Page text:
For the Class of 2013 (& People Everywhere) — Four Brief Pieces of Advice


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1.

If I had one piece of advice for people everywhere, it would be this: think critically more often.  Try to spend some time every day thinking critically, examining yourself, your life, your relationships, your own deeds and words, your basic assumptions, your conscience and your principles.  Be a more reflective person.

2.

My second piece of advice would be to try to spend some time every day reading something of substance.  Not just something that affects you emotionally, but something that makes you think, that makes you go wow! or a-ha! or I hadn’t thought of it that way before.  Books and reading are too often abused; intellectually we Americans consume far too many books that only entertain us or that only speak to our biases.

3.

My third piece of advice would for people everywhere would be to learn to deal better with criticism.

I don’t mind criticism.  I really don’t.  The rejection part of it still stings, but nowhere near as much as it did at one time.  I learned these things about criticism (and dealing with it) long ago —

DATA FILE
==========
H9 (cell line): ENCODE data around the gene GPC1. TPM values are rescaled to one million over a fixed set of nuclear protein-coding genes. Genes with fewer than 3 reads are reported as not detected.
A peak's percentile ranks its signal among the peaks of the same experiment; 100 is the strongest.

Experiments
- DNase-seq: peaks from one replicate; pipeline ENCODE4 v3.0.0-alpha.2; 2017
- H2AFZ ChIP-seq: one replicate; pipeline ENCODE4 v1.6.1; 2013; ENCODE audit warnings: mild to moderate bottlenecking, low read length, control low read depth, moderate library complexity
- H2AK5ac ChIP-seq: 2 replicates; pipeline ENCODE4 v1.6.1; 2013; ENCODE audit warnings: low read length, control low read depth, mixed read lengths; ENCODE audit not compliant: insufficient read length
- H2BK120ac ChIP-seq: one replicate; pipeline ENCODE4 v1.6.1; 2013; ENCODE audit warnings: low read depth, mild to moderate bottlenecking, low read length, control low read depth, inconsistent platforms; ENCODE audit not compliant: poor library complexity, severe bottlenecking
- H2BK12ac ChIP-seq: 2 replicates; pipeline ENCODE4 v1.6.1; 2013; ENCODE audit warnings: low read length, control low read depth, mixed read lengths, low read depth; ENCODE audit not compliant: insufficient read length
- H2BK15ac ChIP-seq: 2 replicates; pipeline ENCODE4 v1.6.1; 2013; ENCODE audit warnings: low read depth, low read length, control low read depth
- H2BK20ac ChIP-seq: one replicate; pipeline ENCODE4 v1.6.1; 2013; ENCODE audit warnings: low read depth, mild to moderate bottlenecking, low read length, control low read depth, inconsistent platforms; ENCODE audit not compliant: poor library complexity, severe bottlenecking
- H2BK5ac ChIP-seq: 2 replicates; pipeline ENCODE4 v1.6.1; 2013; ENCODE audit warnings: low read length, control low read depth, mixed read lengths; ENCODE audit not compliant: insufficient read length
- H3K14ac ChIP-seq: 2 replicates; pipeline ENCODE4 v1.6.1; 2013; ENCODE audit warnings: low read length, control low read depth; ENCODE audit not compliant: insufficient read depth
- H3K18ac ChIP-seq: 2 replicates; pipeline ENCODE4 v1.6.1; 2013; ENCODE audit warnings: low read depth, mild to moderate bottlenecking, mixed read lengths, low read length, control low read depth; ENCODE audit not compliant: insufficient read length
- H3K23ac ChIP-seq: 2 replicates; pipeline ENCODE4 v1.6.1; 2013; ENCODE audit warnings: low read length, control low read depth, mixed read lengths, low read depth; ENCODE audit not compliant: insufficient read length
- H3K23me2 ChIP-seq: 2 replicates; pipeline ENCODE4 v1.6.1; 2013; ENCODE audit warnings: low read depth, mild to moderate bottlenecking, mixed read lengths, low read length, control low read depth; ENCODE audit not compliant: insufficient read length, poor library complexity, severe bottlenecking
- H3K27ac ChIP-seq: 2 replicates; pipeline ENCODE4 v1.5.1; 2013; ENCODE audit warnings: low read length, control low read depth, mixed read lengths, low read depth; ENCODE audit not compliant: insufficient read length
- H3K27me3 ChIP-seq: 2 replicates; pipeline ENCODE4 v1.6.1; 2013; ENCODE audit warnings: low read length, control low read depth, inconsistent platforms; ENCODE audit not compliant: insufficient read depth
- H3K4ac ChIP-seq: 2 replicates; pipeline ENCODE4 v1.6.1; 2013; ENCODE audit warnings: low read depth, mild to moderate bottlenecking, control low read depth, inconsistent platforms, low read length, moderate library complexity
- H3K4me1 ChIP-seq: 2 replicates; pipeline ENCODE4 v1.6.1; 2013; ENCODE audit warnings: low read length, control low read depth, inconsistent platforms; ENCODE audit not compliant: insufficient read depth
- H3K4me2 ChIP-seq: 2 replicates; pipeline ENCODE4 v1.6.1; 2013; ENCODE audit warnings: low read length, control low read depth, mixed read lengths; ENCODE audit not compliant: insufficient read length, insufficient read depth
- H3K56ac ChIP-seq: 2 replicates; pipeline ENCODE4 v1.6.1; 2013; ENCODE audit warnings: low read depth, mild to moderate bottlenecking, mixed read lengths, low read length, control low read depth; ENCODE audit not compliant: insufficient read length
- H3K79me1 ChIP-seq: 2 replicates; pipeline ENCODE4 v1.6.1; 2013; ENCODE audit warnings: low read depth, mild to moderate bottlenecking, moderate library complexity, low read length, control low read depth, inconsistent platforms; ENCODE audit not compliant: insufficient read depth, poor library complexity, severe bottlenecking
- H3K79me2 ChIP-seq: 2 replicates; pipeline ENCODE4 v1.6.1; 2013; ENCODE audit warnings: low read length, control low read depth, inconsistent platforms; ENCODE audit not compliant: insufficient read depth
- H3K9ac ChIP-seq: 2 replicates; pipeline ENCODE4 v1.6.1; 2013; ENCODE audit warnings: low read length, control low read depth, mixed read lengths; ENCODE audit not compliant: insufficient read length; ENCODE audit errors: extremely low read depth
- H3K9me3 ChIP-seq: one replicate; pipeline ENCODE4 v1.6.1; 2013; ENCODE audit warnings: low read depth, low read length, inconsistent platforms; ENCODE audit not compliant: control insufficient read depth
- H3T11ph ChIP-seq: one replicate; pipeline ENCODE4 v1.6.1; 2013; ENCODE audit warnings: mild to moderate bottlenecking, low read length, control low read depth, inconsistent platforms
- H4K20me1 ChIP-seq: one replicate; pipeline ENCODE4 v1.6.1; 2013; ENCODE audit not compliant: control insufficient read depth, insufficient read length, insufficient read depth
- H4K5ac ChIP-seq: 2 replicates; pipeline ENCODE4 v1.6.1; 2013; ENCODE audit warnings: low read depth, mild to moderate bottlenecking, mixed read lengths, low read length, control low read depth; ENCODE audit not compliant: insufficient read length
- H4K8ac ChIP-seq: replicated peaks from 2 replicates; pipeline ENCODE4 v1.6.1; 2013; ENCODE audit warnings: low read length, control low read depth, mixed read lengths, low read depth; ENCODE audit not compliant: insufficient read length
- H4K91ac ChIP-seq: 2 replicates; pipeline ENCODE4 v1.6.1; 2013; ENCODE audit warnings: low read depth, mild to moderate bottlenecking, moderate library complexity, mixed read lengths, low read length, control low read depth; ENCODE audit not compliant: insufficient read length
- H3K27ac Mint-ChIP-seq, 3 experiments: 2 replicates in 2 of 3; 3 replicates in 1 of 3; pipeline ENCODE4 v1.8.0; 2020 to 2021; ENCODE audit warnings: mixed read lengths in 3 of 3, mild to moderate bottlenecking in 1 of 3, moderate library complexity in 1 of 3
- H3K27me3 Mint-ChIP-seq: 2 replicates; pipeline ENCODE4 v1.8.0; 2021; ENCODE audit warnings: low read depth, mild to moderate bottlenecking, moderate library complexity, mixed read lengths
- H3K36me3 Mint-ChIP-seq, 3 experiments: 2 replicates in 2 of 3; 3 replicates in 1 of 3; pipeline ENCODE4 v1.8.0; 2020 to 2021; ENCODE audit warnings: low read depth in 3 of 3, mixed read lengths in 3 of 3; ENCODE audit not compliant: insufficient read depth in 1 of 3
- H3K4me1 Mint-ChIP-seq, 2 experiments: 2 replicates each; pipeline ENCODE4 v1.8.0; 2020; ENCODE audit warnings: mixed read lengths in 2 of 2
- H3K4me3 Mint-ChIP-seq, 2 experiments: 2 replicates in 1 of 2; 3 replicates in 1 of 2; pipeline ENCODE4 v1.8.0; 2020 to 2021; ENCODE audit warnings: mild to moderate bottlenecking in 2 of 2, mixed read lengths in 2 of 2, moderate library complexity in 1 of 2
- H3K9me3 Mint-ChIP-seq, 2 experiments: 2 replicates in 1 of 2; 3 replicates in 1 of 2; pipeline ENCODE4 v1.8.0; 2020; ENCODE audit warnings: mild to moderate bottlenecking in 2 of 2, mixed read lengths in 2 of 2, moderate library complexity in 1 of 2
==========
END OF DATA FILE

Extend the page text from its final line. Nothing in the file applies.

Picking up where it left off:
Don’t mind criticism; if it’s untrue, disregard it; if it’s unfair, keep from irritation; if it’s ignorant, smile; if it’s justified, learn from it.” — unknown

Criticism may not be agreeable, but it is necessary. It fulfills the same function as pain in the human body. It calls attention to an unhealthy state of things.” — Winston Churchill

I’ve found that the best way to deal with criticism is to make the decision to detach emotionally from it and instead think critically about it.

Criticism rarely is the enemy; our reactions to it more often are an issue; once we learn better how to deal with ourselves and our emotions and calm and soothe and talk to ourselves (talk ourselves down), then we become much more inwardly peaceful and much better able to deal with criticism.

If you’re not being criticized, you’re not really living.  A person can easily avoid criticism by saying nothing, doing nothing, standing for nothing, being nothing. (I think a quote similar to this has been attributed to Aristotle).

Or as Winston Churchill said, “You have enemies? Good. That means you’ve stood up for something, sometime in your life.”  The same goes for criticism:  You’re being criticized?  Good  It means maybe you’re standing up for something.

Or it means that maybe you’re in the wrong and you have something to learn.  Either way, it’s a win for you if you can reign your ego in and not let it get in the way of things.